I am both angered and saddened that I am being encouraged to consider how a photograph of my fully clothed daughter at a drama festival coud posiibly have a tendency to deprave or corrupt anyone, let alone the limited number of people who have access to my photographs on Facebook. It seems that this belief that pictures of children are likely to invoke some dangerous sexual response from adults is widespread; note this article which suggests that parents taking pictures of their children in the bath could find themselves as a ‘test case’ for prosecution due to taking indecent images!
I am not alone in my criticism of how the spectre of paedophilia has been permitted to corrupt many innocent interactions between adults and children. See for example this article from the Guardian in 2012
The Child Protection in Sport Unit recommends that you “avoid full-face and body shots” and that children in swimming costumes should only be shown “from waist or shoulder up”. These rules create a stilted genre of child photography, where children are pictured on their own or at designated “photo moments” at the end of the play or match, rather than in the thick of events.
Schools often invoke the Data Protection Act 1998, or the Children Act 2004 as the reason for photography bans. “But there is nothing in the Children Act that says ‘Thou shalt not photograph children’,” says Eleanor Coner, information officer at the Scottish Parent Teacher Council. The Information Commissioner’s Office has taken to putting out bi-annual statements refuting the myth that the Data Protection Act prohibits photography. “We call it the ‘data protection duckout’,” says David Smith, director of data protection at the Information Commissioner’s Office. “If there is something people don’t want to do, but they can’t explain it easily, they say it’s because of the Data Protection Act.”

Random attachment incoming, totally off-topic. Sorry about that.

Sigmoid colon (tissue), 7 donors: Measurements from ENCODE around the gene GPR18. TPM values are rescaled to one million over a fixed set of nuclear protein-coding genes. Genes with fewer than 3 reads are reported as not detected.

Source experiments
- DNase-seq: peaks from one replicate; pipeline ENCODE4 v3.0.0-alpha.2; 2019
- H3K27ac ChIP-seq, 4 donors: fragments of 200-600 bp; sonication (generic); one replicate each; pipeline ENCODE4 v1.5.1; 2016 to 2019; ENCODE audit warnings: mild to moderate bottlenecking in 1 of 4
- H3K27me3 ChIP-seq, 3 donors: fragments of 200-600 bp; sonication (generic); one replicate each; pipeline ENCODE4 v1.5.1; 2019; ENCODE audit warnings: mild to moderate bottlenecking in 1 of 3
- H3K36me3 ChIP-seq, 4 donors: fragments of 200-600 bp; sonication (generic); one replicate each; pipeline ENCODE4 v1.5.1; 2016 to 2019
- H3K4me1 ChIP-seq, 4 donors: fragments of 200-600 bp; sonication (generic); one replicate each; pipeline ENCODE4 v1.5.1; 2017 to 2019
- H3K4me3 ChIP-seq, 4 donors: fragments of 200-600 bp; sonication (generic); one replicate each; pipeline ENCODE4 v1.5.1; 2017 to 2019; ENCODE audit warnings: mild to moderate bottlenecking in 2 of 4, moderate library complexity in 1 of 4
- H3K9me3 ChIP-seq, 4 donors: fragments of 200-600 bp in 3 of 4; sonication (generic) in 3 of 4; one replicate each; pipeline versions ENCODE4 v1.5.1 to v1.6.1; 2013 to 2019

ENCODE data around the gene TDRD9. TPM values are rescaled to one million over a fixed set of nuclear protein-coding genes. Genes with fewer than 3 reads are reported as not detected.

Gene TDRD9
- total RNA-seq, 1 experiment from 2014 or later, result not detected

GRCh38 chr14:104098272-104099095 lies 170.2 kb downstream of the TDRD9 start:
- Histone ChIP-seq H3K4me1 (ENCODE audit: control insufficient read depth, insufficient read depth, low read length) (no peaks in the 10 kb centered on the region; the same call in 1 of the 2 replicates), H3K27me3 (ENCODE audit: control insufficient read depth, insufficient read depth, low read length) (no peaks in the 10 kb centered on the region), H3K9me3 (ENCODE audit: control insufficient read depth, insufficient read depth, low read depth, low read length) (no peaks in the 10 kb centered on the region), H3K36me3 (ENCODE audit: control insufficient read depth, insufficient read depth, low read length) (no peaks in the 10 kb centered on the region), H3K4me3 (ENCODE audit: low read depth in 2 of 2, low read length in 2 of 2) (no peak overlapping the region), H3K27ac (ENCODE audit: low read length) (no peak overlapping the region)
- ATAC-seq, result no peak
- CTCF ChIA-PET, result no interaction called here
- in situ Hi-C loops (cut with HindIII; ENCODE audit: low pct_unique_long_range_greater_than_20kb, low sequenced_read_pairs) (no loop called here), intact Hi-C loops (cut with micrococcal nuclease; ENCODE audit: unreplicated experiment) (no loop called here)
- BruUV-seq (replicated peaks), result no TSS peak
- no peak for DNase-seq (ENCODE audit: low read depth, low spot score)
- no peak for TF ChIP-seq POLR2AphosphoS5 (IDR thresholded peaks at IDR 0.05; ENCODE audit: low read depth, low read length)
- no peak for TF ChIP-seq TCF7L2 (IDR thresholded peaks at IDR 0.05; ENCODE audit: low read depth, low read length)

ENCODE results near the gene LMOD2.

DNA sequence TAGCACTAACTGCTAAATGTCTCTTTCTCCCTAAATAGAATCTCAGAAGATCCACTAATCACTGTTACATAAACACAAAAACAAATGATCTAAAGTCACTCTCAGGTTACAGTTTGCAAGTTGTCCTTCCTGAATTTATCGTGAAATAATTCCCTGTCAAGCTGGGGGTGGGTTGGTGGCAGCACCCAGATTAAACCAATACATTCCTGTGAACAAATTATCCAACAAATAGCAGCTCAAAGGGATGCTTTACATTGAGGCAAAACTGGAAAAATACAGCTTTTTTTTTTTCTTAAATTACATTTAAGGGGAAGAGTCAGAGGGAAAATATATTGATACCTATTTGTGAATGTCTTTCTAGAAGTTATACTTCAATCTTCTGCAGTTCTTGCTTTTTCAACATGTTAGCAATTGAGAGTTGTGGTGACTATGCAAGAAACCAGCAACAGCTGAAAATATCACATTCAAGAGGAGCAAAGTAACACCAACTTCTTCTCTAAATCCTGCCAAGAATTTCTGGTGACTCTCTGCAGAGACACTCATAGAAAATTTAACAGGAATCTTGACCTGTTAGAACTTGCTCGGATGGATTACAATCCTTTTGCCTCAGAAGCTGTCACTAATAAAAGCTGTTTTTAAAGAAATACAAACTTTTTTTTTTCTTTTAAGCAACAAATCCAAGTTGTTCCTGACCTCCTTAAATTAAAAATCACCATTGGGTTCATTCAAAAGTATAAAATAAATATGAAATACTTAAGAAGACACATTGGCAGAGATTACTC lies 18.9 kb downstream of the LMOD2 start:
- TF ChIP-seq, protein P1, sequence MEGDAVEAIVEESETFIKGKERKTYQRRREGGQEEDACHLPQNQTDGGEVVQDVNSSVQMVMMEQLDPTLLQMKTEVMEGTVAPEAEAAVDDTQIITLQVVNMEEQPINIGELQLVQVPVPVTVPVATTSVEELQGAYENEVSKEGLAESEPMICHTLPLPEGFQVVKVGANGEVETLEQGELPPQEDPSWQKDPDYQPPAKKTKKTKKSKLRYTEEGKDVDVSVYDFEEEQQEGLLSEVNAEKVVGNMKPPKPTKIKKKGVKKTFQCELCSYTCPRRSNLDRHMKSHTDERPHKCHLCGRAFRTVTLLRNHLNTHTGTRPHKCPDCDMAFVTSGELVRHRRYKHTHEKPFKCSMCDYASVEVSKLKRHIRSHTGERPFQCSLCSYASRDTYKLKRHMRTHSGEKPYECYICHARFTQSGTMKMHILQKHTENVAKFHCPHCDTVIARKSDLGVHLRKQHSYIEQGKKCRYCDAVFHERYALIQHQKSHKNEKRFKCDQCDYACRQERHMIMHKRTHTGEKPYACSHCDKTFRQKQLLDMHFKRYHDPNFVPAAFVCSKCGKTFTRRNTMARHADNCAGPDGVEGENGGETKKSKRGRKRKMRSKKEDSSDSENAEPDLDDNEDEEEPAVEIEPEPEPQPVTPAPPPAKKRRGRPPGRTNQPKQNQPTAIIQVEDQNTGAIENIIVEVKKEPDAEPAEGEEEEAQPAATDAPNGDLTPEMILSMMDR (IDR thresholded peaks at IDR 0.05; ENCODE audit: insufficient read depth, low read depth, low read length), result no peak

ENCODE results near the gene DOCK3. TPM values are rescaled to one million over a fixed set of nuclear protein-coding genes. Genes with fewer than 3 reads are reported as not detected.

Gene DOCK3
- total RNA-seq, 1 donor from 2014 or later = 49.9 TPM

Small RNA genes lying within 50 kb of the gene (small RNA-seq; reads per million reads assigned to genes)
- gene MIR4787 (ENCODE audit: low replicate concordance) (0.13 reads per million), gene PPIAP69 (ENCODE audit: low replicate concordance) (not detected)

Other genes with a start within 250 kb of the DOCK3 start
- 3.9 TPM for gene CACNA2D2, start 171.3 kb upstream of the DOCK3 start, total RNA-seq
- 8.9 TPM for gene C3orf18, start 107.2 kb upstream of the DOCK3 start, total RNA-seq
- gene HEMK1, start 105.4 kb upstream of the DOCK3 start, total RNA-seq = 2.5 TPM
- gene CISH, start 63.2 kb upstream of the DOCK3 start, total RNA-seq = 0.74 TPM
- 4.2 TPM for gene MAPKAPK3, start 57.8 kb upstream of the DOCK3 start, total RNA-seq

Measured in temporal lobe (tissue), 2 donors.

In fact, photography bans cannot be traced to any single event or law. Rather, it seems that there was a shift from the early 2000s, when similar regulations diffused throughout schools and sports organisations.
…. As an example of how attitudes have changed, a manufacturer of children’s play equipment asked a photographer, John Robertson, to photograph its apparatus at a variety of English sites: he was shouted at and parents snatched away their children in parks in Nottingham, Cambridge and the Isle of Wight.
The spread of photo bans is not really a response to child abusers stalking school sports days. Instead, it reflects the contamination of everyday adult-child relations – and the new assumption, as the children’s author Philip Pullman put it, that “the default position of one human being to another is predatory rather than kindness”. Any adult looking through the viewfinder at a child is viewed as potentially sinister and in need of regulation.
I don’t doubt that parents do need to be more aware than many are, that photographs published on social media may end up being published elsewhere. This was demonstrated quite horribly recently when parents in the UK discovered that pictures of their children had ended up on a Russian site where they were used for sexual gratification of those viewing.